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Saturday, June 18, 2011

How to Land Your Kid in Therapy

Excerpted from the article by Lori Gottlieb:

“Research shows that people get more satisfaction from working hard at one thing, and that those who always need to have choices and keep their options open get left behind,” Schwartz told me. “I’m not saying don’t let your kid try out various interests or activities. I’m saying give them choices, but within reason. Most parents tell kids, ‘You can do anything you want, you can quit any time, you can try this other thing if you’re not 100 percent satisfied with the other.’ It’s no wonder they live their lives that way as adults, too.” He sees this in students who graduate from Swarthmore. “They can’t bear the thought that saying yes to one interest or opportunity means saying no to everything else, so they spend years hoping that the perfect answer will emerge. What they don’t understand is that they’re looking for the perfect answer when they should be looking for the good-enough answer.”

Read the whole article here.

Monday, June 13, 2011


Please don't try this at home!

Diego Stocco - Experibass from Diego Stocco on Vimeo.

Fostering Critical and Creative Thinkers

Frequently in a lesson I will ask a student to play a review piece, passage or exercise with a specific technical issue in mind. I'll say, for example, "play the first line of French Folk Song and notice whether your bow stays on the 'highway.'" Afterward I'll ask for an assessment. Almost always I get one of two monosyllabic replies: "Good" or "Bad" (the latter response always fascinates me because I am very careful in my teaching never to use the word "bad" to describe any aspect of a student's playing).

The terseness of their answers can be frustrating to be sure, but I think it reveals something interesting about their points of view. So much of what kids are expected to learn is presented to them in black and white. It seems like they come to think that every question has right answer and wrong answers. 1 + 1 = 2. 7-3 is not 5. Missippi is spelled M-I-S-S-I-S-S-I-P-P-I. Nairobi is the capital city of Kenya. Phnom Penh is not.

I've noticed that students are very often enthusiastic to answer a question if it has one right answer and they are sure what that answer is. On the other hand, when I ask a student for an opinion or a description they hesitate.

From my perspective as a cello teacher, this is a problem. If kids are thinking about their playing in terms of right vs. wrong, once they have learned to play a piece "right," they don't want to work on it anymore. Instead they want to move on to the next thing. I want them, however, to think of learning music as a continuous process, as having infinite rather than finite possibilities.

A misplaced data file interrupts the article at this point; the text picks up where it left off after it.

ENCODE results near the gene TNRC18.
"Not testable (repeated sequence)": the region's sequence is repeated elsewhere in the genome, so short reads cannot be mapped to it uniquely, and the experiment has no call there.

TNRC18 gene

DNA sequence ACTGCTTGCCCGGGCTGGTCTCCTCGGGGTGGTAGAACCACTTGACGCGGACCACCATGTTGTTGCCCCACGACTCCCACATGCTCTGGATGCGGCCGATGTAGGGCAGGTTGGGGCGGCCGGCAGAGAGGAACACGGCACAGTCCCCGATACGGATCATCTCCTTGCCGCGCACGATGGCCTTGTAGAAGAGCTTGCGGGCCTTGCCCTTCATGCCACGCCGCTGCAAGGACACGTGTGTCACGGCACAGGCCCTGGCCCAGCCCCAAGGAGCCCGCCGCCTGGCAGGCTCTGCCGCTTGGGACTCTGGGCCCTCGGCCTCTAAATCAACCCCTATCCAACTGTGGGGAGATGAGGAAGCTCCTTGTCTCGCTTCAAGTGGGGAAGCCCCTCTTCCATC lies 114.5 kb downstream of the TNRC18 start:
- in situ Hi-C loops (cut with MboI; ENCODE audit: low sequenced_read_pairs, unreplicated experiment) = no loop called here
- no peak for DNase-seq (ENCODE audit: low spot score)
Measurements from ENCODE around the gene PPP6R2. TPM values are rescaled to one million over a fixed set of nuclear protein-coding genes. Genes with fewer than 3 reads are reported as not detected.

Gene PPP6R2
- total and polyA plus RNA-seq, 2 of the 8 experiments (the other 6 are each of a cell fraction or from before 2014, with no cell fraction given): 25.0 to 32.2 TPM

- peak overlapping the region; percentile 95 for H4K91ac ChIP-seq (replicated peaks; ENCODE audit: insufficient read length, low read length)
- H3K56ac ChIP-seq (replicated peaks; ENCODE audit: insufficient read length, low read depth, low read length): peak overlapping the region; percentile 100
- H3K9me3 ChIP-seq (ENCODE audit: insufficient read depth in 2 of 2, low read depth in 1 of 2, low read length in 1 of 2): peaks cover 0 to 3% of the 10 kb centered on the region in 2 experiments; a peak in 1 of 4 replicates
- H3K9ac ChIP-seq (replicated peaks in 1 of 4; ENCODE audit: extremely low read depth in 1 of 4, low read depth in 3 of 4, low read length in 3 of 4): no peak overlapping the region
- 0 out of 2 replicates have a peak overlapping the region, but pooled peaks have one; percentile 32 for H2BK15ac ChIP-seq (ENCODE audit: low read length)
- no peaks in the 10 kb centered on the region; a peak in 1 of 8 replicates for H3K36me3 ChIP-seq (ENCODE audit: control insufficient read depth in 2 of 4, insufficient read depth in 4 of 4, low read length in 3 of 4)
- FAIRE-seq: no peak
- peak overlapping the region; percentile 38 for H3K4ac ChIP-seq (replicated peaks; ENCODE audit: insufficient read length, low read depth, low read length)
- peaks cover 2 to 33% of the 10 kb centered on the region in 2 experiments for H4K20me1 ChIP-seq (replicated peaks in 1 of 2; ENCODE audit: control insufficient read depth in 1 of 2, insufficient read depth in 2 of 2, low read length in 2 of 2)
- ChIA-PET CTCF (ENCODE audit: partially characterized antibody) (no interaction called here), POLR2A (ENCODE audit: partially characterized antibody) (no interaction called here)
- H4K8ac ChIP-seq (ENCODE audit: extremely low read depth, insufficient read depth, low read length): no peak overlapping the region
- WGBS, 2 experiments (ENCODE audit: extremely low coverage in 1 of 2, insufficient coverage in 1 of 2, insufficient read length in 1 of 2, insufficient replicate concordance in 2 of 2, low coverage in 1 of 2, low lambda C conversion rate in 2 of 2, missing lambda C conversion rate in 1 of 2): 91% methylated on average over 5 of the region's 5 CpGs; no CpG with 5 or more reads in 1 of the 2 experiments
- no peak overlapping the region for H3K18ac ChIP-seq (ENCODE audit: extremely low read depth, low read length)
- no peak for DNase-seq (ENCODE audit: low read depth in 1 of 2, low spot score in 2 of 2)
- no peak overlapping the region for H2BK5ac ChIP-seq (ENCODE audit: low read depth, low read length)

Many questions in music do in fact have a right answer? "How many beats are there in a whole note if the time signature says 4/4?" "What is Major key with two sharps?" But many more have many possible answers "How do I want to shape this phrase?" "Should I make this crescendo by increasing my bow-speed or adding more weight?" "What can I do to make this piece sound even better?"

If my goal (or one of them) is to help prepare students one day to become their own teachers, then I need them to be critical thinkers. In fact, one of the many benefits of studying music is that it can help kids learn to think critically and analytically. One hears of study after study that demonstrates that adults who have studied music as kids make successful doctors and engineers and CEO's because they are able to approach problems from a variety of angles, and come up with creative solutions.

So how do we help kids to exercise their critical thinking skills?

1. We encourage them to be creative. We ask questions that have several possible answers. We offer problems that have several possible solutions. We invite them to make up stories to go along with the music. We let them play the role of the teacher, and we the student. We explain things in various ways.
2. We show them that there is more than one way to play a piece, or approach a technical challenge. This is one reason that group classes are so beneficial, because students might have to have the flexibility to play something one way in group and another way by themselves. This is also why I believe it's helpful to work with many different teachers in workshops and institutes, etc.
3. We let them hear recordings and live performances of great musicians. A lot. If students know what the possibilities are, they can form opinions about how they themselves would like to sound, and are more motivated to explore and figure out how to produce that sound themselves.
4. We continue to work on review pieces, so that students will understand that there is no such thing as a finished product in music, but we're always looking for ways to improve that way we play something.
5. We allow them to work collaboratively and encourage them to be open to the ideas of their peers.
6. We allow them to try and to err. And more importantly to try again.